Landing a job teaching English overseas isn’t always easy. The EFL job market is competitive enough in many countries that if you don’t specialize, you’ll have a hard time finding good work. Simply being an English teacher isn’t enough, sometimes you need an extra hook.
There are plenty of ways to set yourself apart, but the way I took, personally, was test preparation -- as in, learning how to help students prepare for standardized tests. Standardized exams are a global phenomenon, so test preparation likewise pops up almost everywhere.
But just as there’s more than one college admissions test, with both the SAT and the ACT vying for the same market, there are multiple standardized English tests used to measure English learners’ knowledge and skills. They come in a variety of flavors, too, with tests focusing on academic English, business English, and general English. There are even a handful of further specialized tests, but as you might guess, the more precise its scope, the fewer people are taking the test, so the big ones tend to be academic or general English.
There are plenty of ways to set yourself apart, but the way I took, personally, was test preparation.
Teachers’ specializations can get pretty specific, too. Me? I’m a TOEFL teacher, primarily. I’ve taught other tests, but if I were looking for work in a new country, the first thing I’d do is dig into the job market for TOEFL preparation. But if you’re not yet specialized, and you want to get into English test prep, you can start by getting familiar with the key players: the most common English tests that students want help with.
How to Get Trained
If you want to specialize in teaching one of these exams, most TEFL course providers will offer additional specialization modules to train teachers on these skills. Typically, these add-ons are far less expensive than a full TEFL course. I'll be including tips on getting trained to specialize in each course as I discuss them below.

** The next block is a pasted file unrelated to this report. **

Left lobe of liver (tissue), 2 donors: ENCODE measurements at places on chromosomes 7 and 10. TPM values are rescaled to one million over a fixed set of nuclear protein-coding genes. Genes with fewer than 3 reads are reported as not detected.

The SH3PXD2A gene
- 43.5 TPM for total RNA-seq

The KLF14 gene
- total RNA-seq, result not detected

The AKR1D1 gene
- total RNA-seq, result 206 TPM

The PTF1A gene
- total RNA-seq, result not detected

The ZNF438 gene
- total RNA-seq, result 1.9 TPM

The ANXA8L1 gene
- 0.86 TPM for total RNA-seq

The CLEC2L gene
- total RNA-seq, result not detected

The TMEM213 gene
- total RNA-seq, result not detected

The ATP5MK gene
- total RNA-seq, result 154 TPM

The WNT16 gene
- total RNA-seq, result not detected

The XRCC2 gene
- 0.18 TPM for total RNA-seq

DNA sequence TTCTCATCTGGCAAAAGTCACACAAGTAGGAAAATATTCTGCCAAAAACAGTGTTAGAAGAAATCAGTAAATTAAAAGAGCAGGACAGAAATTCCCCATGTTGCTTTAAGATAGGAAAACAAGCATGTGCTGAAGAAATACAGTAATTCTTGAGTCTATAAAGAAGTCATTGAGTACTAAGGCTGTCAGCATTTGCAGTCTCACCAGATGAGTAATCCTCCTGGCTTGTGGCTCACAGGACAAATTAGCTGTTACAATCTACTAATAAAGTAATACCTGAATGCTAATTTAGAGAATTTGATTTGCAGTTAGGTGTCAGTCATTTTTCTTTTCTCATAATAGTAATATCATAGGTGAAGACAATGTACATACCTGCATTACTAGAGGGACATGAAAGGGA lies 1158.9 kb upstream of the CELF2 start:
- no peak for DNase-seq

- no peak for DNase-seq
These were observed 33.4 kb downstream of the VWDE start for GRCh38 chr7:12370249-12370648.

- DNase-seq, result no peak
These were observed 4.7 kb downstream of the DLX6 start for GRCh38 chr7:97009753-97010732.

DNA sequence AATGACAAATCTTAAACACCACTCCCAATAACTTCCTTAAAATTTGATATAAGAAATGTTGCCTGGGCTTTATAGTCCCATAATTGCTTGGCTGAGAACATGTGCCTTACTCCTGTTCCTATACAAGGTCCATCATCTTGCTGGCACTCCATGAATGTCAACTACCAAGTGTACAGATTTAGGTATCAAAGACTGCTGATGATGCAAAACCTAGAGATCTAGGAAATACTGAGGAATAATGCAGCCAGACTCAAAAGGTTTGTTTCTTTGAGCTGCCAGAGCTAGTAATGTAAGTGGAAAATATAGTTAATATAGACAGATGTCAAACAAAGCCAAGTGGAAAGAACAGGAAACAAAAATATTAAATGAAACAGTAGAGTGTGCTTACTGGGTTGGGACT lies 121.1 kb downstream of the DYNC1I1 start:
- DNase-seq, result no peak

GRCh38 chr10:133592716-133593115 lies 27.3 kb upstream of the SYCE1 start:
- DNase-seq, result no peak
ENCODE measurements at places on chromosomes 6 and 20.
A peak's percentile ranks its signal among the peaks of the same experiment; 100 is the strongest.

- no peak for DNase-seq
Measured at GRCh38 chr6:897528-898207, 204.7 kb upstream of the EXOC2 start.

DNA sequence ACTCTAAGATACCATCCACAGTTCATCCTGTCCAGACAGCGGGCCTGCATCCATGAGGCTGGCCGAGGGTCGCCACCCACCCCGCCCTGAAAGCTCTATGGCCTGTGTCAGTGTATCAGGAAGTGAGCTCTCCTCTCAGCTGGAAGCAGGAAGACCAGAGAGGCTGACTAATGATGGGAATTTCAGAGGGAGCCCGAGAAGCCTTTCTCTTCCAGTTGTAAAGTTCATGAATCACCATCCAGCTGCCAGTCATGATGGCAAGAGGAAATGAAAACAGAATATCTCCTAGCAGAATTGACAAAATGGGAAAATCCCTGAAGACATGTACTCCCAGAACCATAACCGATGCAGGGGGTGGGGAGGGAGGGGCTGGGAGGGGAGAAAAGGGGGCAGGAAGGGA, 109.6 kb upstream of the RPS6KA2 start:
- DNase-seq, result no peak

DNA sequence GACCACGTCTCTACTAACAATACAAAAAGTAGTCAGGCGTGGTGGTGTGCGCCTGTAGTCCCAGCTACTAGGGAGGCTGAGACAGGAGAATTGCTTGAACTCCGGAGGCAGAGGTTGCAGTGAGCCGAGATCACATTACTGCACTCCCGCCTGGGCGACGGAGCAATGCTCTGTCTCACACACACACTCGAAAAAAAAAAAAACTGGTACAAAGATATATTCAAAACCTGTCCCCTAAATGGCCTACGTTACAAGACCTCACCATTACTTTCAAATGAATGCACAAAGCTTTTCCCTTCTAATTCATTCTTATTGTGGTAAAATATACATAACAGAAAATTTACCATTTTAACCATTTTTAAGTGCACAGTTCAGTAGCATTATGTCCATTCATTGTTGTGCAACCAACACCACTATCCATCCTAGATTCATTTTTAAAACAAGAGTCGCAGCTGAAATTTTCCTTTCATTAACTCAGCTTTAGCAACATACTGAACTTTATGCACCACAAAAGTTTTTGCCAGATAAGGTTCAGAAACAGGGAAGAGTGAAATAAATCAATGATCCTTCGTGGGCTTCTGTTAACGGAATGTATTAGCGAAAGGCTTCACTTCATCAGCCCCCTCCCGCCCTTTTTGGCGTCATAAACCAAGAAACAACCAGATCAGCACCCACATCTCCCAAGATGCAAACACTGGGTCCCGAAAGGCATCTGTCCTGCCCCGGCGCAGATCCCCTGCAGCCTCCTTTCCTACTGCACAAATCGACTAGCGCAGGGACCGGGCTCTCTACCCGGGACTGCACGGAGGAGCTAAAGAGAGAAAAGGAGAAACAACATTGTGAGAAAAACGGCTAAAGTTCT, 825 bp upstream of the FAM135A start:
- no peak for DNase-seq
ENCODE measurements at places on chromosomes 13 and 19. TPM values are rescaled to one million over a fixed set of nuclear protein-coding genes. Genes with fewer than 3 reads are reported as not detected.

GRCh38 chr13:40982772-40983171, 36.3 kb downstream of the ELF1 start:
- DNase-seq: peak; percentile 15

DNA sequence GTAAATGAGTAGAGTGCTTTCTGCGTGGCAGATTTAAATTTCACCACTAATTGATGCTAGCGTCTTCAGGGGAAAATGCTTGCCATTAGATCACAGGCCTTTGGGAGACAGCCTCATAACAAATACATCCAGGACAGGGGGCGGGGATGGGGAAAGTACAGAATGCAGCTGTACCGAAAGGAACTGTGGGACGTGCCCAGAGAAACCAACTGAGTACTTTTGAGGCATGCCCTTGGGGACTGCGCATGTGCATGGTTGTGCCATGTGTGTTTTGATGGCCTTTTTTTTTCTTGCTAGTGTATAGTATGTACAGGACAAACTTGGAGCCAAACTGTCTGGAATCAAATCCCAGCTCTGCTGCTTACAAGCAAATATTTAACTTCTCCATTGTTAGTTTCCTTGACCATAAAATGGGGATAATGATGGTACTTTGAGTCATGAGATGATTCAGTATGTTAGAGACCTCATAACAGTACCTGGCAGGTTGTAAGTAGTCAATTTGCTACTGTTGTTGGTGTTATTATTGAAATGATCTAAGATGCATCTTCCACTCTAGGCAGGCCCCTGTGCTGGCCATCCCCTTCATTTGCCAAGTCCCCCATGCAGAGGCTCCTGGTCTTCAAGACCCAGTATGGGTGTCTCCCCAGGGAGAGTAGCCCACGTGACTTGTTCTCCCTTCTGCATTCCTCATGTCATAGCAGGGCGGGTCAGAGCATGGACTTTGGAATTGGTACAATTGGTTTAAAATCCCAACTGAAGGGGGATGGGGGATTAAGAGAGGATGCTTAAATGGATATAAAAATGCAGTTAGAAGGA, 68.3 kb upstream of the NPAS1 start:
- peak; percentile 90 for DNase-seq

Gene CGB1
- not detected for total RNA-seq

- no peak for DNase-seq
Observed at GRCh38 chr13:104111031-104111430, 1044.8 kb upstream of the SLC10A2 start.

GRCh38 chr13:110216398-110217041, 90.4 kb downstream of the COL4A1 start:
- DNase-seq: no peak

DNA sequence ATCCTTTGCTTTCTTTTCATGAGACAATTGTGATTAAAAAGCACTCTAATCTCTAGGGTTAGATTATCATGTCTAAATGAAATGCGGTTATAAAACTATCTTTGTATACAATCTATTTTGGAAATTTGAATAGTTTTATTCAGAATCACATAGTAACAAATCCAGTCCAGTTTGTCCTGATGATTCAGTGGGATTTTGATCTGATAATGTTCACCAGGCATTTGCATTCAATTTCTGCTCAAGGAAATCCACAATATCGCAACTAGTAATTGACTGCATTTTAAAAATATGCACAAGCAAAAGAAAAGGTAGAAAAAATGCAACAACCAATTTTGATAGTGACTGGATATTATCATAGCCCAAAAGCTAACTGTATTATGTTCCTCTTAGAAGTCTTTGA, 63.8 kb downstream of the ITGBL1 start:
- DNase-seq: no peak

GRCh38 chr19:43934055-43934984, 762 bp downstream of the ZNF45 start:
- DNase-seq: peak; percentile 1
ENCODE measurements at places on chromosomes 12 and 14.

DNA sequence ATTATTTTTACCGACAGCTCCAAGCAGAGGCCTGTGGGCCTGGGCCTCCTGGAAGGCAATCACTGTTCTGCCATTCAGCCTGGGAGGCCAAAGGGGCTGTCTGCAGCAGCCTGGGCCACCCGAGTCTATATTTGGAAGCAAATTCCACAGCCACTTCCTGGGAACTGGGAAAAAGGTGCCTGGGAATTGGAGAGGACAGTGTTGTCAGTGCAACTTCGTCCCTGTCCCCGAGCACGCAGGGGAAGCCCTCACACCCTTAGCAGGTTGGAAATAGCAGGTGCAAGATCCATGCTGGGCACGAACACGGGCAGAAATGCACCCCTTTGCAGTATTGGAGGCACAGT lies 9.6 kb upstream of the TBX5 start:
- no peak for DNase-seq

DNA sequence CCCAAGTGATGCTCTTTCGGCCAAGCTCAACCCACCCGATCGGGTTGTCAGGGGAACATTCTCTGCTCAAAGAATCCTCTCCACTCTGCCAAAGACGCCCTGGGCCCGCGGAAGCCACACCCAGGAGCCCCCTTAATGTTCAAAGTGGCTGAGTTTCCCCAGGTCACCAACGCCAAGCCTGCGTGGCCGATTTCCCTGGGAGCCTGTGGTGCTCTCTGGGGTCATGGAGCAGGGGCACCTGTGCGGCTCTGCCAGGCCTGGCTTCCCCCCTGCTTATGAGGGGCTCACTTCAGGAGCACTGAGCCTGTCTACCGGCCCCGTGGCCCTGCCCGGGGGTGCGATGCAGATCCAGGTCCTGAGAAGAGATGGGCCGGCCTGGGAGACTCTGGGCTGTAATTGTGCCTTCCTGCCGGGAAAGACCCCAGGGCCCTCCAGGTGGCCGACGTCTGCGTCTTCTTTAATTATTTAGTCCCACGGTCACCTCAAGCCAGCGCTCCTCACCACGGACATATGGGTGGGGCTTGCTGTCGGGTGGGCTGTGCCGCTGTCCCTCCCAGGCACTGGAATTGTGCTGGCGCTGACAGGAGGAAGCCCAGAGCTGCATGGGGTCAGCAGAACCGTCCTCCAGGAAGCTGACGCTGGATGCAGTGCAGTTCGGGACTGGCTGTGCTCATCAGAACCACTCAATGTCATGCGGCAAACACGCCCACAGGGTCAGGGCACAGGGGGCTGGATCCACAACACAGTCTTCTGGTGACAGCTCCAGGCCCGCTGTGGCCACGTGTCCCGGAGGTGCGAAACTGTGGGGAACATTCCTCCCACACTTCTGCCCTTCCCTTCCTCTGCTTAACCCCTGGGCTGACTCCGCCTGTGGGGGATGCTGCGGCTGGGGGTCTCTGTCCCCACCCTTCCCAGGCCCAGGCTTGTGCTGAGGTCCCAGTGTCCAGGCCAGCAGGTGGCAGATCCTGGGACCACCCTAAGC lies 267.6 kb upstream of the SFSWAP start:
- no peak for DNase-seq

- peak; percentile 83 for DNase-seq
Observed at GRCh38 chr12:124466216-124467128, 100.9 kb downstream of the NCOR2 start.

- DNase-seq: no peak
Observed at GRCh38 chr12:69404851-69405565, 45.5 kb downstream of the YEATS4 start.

FCE, CAE, and CPE: Tests for Employment
Cambridge English is a TEFL behemoth. They both certify new teachers through their CELTA courses -- one of the most widely recognized accrediting organizations worldwide -- and certify English learners based on tests for students at various levels.
Because there are several Cambridge tests, I don’t want to single one out as the most important, but these three are the best place to start. They’re the most general in their scope of English, they’re commonly used in resumes (especially in Europe), and they’re advanced enough that students who plan on taking them will likely be studying completely in English.
- FCE (First Certificate in English): Requires students to be conversational and communicative, but far from free of errors.
- CAE (Certificate in Advanced English): Expects natural use of idioms and very high comprehension of native English in realistic settings.
- CPE (Certificate of Proficiency in English): Calls for near-native fluency, with only very rare lapses in language use or communication.
Interestingly, the FCE isn’t actually the “first” Cambridge exam; the KET and PET are lower-level tests, but they are not as popular in general, and it’s less likely for English teachers who don’t speak their students’ native tongues to end up tutoring those more basic exams.
The Cambridge English exams are a convenient set of tests to teach because they have a good deal in common among them. Certain types of questions show up across tests, which means that experience teaching one test helps a good deal in teaching the others.
The three above all include sections on the four main communication skills: reading, listening, speaking, and writing, with “use of English” questions built into the reading sections to target specific grammar and vocabulary knowledge; particular question styles that you see in FCE listening, for instance, show up in CAE listening, too.
And aside from the format similarities, all three tests are typically taken as career boosts, so students of one test often become students of the next later on. That’s not to say they’re always taken for employment purposes; some universities accept CAE or CPE scores, even if they’re not traditional “academic” tests.
IELTS: Test for University Admissions
Speaking of universities, Cambridge English’s most popular exam has that same target market. IELTS is their test of academic English, although it does also have a “general” English form that’s a bit less common. In either case, IELTS shares some formatting similarities with the other Cambridge English assessments listed above, but the core content and goals of the test are different enough that it’s better to treat it as a separate entity.
Besides that, the students you’d attract with an IELTS background don’t necessarily overlap with those you’d work with, say, the CAE, whereas the other three tests discussed above overlap one another heavily.